Vol. LXXXIII No. 54 Ann Arbor, Michigan-Wednesday, November 8, 1972 Ten Cents
HRP fares badlyi
t for student vote
Democrat Perry Bullard appeared headed to certain vic-
tory in the state representative race as returns were tabulated
from a majority of the city's precincts early this morning.
Bullard led his neares opponent Republican Mike Renner
16,688 to 11,829. Human Rights Party candidate Steve Burg-
hardt came in a poor third with 6,830. Conservative party
entry Alan Harris was a distant fourth.
* * * * *
President Richard Nixon swept to a second
day with nearly a 30 per cent margin of
Democratic challenger George Mc"0vern.
vic tory over
The results camne as a surprise to
.many local observers who had ex-
pected Bullard and Burghardt to
run very closely in student pre-
Returns from heavily student
youthxoteprecincts showed Bullard enjoying
a comfortable margin over his
HRP opponent. In the third. pre-
am1s polls cinct of the Second Ward, for ex-
ample, Bullard won 2-1 over Burg-
Voting was a time-consuming pri-hrd.
vilege in Ann Arbor yesterday as Renner did poorly as expected
some people waited as long as in student areas, but carried tra-
five hours past the 8 p m. closing ditionally Republican areas. +
time to get their chance to vote. At Democratic party headquar-
Lines were worst in student pre- ters, Bullard said, "The Republi-
cincts where unprecedented voter cafns spent a lot of money on their
turn-out swamped poling places. mpgn ndntwey-th's
An abnormally long ballot requir- camaig an o iey-ta'
ed more time than usual so a state why we're going to win. /
law limiting each person to two Hie attributed the tightness of SEN. GEORGE McGOVERN (rig]
minutes in the voting booth was not his race with Renner to student beaming President and Pat Nixo
enforced, voters getting discouraged by iong
"h know ththere eare lne d abut lines at polling places. S TA TE REFEREN]
it," City Clerk Harold Saunders I oceigdfabt e-
said early in the evening. "I had ner and Burghardt cited the coW-
no wa of k nowing thre swould tai refc of thvee candidacy of I
intiet re oevtn "'In a presidential year there is
Despite the hassles at City Hall, a large percentage of apolitical
people waiting in lines were calm people who tend to vote 'the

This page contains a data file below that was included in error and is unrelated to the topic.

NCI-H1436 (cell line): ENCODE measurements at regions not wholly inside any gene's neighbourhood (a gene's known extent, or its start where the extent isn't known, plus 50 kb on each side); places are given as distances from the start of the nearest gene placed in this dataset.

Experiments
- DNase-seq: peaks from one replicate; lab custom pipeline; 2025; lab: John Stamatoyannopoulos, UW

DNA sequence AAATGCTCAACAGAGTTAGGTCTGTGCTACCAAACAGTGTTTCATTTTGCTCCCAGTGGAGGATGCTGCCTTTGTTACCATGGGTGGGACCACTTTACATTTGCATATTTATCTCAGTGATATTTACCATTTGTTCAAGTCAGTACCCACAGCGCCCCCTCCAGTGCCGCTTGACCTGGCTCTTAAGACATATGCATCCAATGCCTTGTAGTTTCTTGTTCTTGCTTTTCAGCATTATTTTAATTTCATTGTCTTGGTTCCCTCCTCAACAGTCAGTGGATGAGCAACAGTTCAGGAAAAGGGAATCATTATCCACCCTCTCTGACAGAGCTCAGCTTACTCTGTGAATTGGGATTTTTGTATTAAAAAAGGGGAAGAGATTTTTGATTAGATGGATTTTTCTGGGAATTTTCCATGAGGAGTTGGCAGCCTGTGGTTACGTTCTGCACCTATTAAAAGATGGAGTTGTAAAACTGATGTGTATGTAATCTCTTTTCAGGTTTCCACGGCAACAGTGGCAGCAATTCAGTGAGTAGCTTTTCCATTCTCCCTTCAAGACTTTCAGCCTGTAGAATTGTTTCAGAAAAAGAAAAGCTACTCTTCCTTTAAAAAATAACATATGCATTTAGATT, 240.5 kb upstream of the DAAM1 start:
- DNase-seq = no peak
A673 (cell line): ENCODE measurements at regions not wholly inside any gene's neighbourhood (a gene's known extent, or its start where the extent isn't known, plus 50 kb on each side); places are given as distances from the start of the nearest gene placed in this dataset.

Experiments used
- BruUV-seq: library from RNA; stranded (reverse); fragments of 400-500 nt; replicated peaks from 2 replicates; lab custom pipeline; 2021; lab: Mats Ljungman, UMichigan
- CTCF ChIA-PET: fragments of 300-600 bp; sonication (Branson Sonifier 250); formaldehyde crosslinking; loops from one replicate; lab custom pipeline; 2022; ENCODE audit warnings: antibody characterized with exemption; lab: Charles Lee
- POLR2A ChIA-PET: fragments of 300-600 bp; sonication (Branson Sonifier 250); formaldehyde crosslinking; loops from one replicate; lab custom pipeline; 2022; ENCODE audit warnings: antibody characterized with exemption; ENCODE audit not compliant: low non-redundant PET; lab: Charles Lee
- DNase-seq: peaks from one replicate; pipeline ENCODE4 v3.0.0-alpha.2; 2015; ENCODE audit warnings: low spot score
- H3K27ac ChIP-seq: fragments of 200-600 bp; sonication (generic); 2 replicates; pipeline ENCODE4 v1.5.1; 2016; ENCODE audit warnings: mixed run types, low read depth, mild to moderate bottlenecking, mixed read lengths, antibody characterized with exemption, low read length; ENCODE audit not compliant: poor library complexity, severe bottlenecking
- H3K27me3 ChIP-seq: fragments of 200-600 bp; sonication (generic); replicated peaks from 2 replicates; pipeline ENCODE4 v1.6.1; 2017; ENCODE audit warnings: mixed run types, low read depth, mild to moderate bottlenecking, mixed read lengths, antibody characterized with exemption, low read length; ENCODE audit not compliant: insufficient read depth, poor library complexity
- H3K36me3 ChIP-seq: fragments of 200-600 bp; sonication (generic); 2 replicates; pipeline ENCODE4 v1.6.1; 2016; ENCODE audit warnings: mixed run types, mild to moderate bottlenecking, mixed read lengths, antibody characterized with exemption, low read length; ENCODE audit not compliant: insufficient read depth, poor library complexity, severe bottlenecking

and relaxed. They read, played straight party ticket," Burghardt re
K chess, and ate innumerable pieces said.
of pizza with lots of beer to help "TeM~vr oei ey Wt 0prcn ftevt e
pas the long hours. Monopoly gam- Th Mc venveisvy Wth4prcntfthvtee-
es and card games were also seen. strong and it's pulling Perry (Boi1' ported, Proposal "B", the abortion
As some local voting lines stret- lard) along with it," Renner com reform proposal was losing early
ched to moed th 70tr peope a mented. ' this morning 764,725 to 471,262, ac-
Judge William Agar in a futile at- RenrasbamdBrhdt crngtNC.
tempt to keep the polls open four weak showing for his defeat. Proposal "B", if it had passed,
hours past the 8 p.m. closing time. "We came in with about th would have made abortions legal
The judge reportedly denied the same percentage we thought we'd .-within the first 20 weeks of preg-
motion because hesaid it was out come in with," he said. "Steve nancy. The current law, dating
"The Ann Arbor suit was based (Brhrt. js dintpy asfrom 1846, allows abortions only if
The President rolled up immense totals while carrying
every Southern state and winning by near-record amounts
in Northern industrial states where his opponent had focused
At 3 a.m., McGovern led only in Massachusetts, Minne-
.*~+~\ ~.4sota and the District of Columbia - leaving Nixon with
a probable total of 511 electoral votes.
With 47 per cent of the precincts reporting, Nixon led
with 35,434,204 (62 per cent) to McGovern's 21,457,916 (37
% ~Nixon sadin hsvictory state-
meat that he had tried to behave
in the campaign "in a way which
- a would not divide the country." He
could be the greatest generation of
peace . . . that man has ever two seats
Itowa~s the first time a Republi-
can, had carried all 13 Southern
-states.. Arkansas, for example, 'ea
Swent ,Republican for the first time L .
Bu it wast the large, urban state Democrats decisively retained
vote in the Midwest and Northeast control of both houses of Congress